The intimate Orwell? For an article dealing with a volume of his diaries and a selection of his letters, at first such a title seemed appropriate; yet it could also be misleading inasmuch as it might suggest an artificial distinction—or even an opposition—between Eric Blair, the private man, and George Orwell, the published writer. The former, it is true, was a naturally reserved, reticent, even awkward person, whereas Orwell, with pen (or gun) in hand, was a bold fighter. In fact—and this becomes even more evident after reading these two volumes—Blair’s personal life and Orwell’s public activity both reflected one powerfully single-minded personality. Blair-Orwell was made of one piece: a recurrent theme in the testimonies of all those who knew him at close range was his “terrible simplicity.” He had the “innocence of a savage.”
Contrary to what some commentators have earlier assumed (myself included), his adoption of a pen name was a mere accident and never carried any particular significance for himself. At the time of publishing his first book, Down and Out in Paris and London (1933), he simply wished to spare potential embarrassment to his parents: old Mr. and Mrs. Blair belonged to “the lower-upper-middle class” (i.e., “the upper-middle class that is short of money”) and were painfully concerned with social respectability. They could have been distressed to see it publicized that their only son had led the life of an out-of-work drifter and penniless tramp. His pen name was thus chosen at random, as an afterthought, at the last minute before publication. But afterward he kept using it for all his publications—journalism, essays, novels—and remained somehow stuck with it.
All the diaries of Orwell that are still extant (some were lost, and one was stolen in Barcelona during the Spanish civil war, by the Stalinist secret police—it may still lie today in some Moscow archive) were first published in 1998 by Peter Davison and included in his monumental edition of The Complete Works of George Orwell (twenty volumes; nine thousand pages). They are now conveniently regrouped here in one volume, excellently presented and annotated by Davison. The diaries provide a wealth of information on Orwell’s daily activities, concerns, and interests; they present considerable documentary value for scholars, but they do not exactly live up to their editor’s claim: “These diaries offer a virtual autobiography of his life and opinions for so much of his life.” This assessment would much better characterize the utterly fascinating companion volume (also edited by Peter Davison), George Orwell: A Life in Letters.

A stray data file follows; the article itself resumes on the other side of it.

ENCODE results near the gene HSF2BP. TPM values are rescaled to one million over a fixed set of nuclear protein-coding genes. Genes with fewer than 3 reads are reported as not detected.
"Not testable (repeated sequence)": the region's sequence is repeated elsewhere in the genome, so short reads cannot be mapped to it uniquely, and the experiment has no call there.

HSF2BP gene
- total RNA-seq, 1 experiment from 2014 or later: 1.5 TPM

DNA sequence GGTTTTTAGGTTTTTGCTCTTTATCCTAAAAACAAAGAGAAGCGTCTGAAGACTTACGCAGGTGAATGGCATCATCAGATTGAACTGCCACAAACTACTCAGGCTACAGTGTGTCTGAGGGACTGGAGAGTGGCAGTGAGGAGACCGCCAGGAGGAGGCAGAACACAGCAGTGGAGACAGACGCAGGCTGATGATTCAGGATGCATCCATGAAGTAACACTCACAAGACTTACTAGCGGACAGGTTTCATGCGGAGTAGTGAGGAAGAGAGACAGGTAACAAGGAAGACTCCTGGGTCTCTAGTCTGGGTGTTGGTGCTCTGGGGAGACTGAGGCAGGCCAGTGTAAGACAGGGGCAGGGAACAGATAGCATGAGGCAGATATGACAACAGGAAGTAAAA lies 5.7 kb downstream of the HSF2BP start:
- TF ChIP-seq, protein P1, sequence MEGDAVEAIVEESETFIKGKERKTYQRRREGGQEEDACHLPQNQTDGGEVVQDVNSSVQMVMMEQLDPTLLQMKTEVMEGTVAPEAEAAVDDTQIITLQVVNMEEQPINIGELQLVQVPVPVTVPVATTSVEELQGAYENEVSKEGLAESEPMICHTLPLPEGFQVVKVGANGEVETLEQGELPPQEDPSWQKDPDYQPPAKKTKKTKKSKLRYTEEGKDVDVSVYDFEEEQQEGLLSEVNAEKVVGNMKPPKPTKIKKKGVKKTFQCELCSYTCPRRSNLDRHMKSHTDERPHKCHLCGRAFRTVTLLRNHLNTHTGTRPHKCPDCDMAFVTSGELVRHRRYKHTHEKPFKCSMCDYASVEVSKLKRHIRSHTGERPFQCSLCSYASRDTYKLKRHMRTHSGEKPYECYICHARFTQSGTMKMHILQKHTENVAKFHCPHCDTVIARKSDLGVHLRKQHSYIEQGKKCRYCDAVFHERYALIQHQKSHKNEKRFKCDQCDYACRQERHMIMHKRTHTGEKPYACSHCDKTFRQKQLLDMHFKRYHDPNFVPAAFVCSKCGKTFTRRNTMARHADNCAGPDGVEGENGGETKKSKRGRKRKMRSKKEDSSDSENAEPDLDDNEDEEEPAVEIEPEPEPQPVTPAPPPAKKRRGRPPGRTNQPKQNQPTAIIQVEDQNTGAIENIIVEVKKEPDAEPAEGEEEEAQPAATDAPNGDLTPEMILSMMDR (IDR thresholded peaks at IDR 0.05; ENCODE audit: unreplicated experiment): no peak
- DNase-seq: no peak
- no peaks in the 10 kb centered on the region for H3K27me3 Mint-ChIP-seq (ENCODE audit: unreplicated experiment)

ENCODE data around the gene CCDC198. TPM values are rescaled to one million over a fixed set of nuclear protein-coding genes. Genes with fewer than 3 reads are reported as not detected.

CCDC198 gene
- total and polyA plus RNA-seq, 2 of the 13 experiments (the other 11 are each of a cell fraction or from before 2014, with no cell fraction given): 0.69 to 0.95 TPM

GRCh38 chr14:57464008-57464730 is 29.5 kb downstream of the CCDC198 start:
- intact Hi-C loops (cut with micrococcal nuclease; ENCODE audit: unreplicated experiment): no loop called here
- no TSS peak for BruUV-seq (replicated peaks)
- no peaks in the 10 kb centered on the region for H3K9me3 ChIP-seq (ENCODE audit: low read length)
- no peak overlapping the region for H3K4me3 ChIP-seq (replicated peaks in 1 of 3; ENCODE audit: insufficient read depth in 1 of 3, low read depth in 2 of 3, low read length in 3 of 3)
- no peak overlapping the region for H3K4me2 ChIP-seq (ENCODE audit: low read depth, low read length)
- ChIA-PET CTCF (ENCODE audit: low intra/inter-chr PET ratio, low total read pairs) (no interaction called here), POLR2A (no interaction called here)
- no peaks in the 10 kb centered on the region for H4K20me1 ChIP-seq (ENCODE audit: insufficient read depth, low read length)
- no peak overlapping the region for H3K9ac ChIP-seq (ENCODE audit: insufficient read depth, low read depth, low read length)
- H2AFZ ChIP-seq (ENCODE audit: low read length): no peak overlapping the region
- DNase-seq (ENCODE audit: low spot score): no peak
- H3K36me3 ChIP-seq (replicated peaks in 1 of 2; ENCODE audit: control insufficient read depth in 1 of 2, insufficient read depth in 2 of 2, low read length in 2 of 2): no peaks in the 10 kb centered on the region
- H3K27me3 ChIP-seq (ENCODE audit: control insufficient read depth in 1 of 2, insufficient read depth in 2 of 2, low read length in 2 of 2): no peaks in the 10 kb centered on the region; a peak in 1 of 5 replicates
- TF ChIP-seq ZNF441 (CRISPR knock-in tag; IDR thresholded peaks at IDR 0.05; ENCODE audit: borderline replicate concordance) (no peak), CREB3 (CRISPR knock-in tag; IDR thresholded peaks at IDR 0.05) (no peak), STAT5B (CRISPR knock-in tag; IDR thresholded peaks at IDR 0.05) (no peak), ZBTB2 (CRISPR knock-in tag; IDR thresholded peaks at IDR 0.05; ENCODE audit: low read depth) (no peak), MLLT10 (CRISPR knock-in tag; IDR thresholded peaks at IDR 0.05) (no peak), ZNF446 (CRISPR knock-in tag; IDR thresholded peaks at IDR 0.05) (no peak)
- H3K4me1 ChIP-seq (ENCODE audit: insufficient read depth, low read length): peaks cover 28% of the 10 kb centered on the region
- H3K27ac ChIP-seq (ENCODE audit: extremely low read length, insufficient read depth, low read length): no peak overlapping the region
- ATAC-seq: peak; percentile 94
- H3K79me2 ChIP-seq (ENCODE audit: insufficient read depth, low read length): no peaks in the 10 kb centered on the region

Orwell’s diaries are not confessional: here he very seldom records his emotions, impressions, moods, or feelings; hardly ever his ideas, judgments, and opinions. What he jots down is strictly and dryly factual: events happening in the outside world—or in his own little vegetable garden; his goat Muriel’s slight diarrhea may have been caused by eating wet grass; Churchill is returning to Cabinet; fighting reported in Manchukuo; rhubarb growing well; Béla Kun reported shot in Moscow; the pansies and red saxifrage are coming into flower; rat population in Britain is estimated at 4–5 million; among the hop-pickers, rhyming slang is not extinct, thus for instance, a dig in the grave means a shave; and at the end of July 1940, as the menace of a German invasion becomes very real, “constantly, as I walk down the street, I find myself looking up at the windows to see which of them would make good machine-gun nests.”